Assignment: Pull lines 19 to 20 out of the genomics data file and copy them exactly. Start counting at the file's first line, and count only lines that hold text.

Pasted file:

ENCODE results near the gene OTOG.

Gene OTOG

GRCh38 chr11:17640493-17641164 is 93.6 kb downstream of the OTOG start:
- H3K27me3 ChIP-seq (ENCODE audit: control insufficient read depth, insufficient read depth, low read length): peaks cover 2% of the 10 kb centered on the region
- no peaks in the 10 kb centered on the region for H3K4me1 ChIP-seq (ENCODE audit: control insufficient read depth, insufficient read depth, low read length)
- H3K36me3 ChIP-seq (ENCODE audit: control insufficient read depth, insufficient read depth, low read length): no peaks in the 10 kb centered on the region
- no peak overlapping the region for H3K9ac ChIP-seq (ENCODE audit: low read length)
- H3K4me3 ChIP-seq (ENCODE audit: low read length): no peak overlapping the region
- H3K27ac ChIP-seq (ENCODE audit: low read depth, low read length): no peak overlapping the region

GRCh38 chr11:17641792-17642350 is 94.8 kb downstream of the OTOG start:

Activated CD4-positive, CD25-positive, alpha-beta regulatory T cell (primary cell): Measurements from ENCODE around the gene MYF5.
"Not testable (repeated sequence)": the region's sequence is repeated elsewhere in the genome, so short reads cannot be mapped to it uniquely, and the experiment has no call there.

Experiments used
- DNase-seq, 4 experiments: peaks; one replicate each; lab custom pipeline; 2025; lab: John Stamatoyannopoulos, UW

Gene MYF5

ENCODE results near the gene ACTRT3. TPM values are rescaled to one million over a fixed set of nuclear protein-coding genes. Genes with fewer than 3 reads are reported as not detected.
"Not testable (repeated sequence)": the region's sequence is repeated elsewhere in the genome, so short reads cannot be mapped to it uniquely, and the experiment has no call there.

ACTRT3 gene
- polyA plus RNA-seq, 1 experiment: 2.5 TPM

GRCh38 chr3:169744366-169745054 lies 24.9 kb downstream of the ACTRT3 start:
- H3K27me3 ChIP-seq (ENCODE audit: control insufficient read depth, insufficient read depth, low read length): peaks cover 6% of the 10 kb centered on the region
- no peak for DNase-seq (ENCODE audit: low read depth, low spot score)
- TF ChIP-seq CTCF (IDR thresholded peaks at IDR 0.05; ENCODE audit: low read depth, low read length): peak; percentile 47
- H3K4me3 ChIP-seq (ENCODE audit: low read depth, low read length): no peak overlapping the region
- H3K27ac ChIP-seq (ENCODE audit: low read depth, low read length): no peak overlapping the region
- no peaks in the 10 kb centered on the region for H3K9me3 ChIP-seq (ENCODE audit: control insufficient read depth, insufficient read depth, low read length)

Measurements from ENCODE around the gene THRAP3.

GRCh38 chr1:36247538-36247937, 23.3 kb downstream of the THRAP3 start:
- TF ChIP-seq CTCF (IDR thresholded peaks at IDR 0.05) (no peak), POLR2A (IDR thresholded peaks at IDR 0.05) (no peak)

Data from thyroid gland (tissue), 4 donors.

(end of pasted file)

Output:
- polyA plus RNA-seq, 1 experiment: 2.5 TPM

GRCh38 chr3:169744366-169745054 lies 24.9 kb downstream of the ACTRT3 start: